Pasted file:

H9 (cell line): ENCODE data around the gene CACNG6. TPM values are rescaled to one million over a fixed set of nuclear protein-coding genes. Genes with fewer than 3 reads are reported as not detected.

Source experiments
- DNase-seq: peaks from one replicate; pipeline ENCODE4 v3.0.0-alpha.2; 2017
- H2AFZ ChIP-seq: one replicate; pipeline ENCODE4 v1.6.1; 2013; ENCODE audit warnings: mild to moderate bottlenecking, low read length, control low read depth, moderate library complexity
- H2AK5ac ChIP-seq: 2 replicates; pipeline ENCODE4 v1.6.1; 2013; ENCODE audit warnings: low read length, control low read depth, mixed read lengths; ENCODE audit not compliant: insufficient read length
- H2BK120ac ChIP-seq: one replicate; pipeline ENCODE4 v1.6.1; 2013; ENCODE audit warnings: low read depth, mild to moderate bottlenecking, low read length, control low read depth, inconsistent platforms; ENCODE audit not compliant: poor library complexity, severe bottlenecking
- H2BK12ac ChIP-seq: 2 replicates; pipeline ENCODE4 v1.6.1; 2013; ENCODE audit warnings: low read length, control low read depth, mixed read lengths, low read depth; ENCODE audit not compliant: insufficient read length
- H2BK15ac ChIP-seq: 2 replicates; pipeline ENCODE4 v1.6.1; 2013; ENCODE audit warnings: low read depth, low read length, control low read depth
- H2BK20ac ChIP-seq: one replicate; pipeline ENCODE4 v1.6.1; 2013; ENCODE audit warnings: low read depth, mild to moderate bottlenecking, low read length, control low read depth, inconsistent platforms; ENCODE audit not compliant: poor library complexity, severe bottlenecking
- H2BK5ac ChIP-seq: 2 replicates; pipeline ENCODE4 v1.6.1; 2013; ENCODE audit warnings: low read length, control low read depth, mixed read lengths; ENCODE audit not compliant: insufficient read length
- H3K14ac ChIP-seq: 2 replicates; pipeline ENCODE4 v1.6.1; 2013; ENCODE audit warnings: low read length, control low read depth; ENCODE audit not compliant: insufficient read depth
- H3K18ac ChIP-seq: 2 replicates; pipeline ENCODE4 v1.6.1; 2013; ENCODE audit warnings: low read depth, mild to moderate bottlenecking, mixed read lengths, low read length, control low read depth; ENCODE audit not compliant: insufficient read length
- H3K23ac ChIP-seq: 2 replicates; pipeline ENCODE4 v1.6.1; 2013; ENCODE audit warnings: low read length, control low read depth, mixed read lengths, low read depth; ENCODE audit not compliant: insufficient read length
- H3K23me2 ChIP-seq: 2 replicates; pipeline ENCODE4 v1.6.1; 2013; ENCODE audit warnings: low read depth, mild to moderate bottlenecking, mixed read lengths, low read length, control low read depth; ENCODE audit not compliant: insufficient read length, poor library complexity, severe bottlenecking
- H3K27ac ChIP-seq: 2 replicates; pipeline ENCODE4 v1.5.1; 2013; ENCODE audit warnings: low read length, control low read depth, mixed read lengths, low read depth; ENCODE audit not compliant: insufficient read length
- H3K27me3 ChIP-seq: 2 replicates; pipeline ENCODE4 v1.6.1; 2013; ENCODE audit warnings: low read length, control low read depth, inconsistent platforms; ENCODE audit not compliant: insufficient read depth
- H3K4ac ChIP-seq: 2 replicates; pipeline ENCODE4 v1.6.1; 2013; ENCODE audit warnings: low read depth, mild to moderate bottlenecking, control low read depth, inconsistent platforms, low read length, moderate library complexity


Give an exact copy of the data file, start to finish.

H9 (cell line): ENCODE data around the gene CACNG6. TPM values are rescaled to one million over a fixed set of nuclear protein-coding genes. Genes with fewer than 3 reads are reported as not detected.

Source experiments
- DNase-seq: peaks from one replicate; pipeline ENCODE4 v3.0.0-alpha.2; 2017
- H2AFZ ChIP-seq: one replicate; pipeline ENCODE4 v1.6.1; 2013; ENCODE audit warnings: mild to moderate bottlenecking, low read length, control low read depth, moderate library complexity
- H2AK5ac ChIP-seq: 2 replicates; pipeline ENCODE4 v1.6.1; 2013; ENCODE audit warnings: low read length, control low read depth, mixed read lengths; ENCODE audit not compliant: insufficient read length
- H2BK120ac ChIP-seq: one replicate; pipeline ENCODE4 v1.6.1; 2013; ENCODE audit warnings: low read depth, mild to moderate bottlenecking, low read length, control low read depth, inconsistent platforms; ENCODE audit not compliant: poor library complexity, severe bottlenecking
- H2BK12ac ChIP-seq: 2 replicates; pipeline ENCODE4 v1.6.1; 2013; ENCODE audit warnings: low read length, control low read depth, mixed read lengths, low read depth; ENCODE audit not compliant: insufficient read length
- H2BK15ac ChIP-seq: 2 replicates; pipeline ENCODE4 v1.6.1; 2013; ENCODE audit warnings: low read depth, low read length, control low read depth
- H2BK20ac ChIP-seq: one replicate; pipeline ENCODE4 v1.6.1; 2013; ENCODE audit warnings: low read depth, mild to moderate bottlenecking, low read length, control low read depth, inconsistent platforms; ENCODE audit not compliant: poor library complexity, severe bottlenecking
- H2BK5ac ChIP-seq: 2 replicates; pipeline ENCODE4 v1.6.1; 2013; ENCODE audit warnings: low read length, control low read depth, mixed read lengths; ENCODE audit not compliant: insufficient read length
- H3K14ac ChIP-seq: 2 replicates; pipeline ENCODE4 v1.6.1; 2013; ENCODE audit warnings: low read length, control low read depth; ENCODE audit not compliant: insufficient read depth
- H3K18ac ChIP-seq: 2 replicates; pipeline ENCODE4 v1.6.1; 2013; ENCODE audit warnings: low read depth, mild to moderate bottlenecking, mixed read lengths, low read length, control low read depth; ENCODE audit not compliant: insufficient read length
- H3K23ac ChIP-seq: 2 replicates; pipeline ENCODE4 v1.6.1; 2013; ENCODE audit warnings: low read length, control low read depth, mixed read lengths, low read depth; ENCODE audit not compliant: insufficient read length
- H3K23me2 ChIP-seq: 2 replicates; pipeline ENCODE4 v1.6.1; 2013; ENCODE audit warnings: low read depth, mild to moderate bottlenecking, mixed read lengths, low read length, control low read depth; ENCODE audit not compliant: insufficient read length, poor library complexity, severe bottlenecking
- H3K27ac ChIP-seq: 2 replicates; pipeline ENCODE4 v1.5.1; 2013; ENCODE audit warnings: low read length, control low read depth, mixed read lengths, low read depth; ENCODE audit not compliant: insufficient read length
- H3K27me3 ChIP-seq: 2 replicates; pipeline ENCODE4 v1.6.1; 2013; ENCODE audit warnings: low read length, control low read depth, inconsistent platforms; ENCODE audit not compliant: insufficient read depth
- H3K4ac ChIP-seq: 2 replicates; pipeline ENCODE4 v1.6.1; 2013; ENCODE audit warnings: low read depth, mild to moderate bottlenecking, control low read depth, inconsistent platforms, low read length, moderate library complexity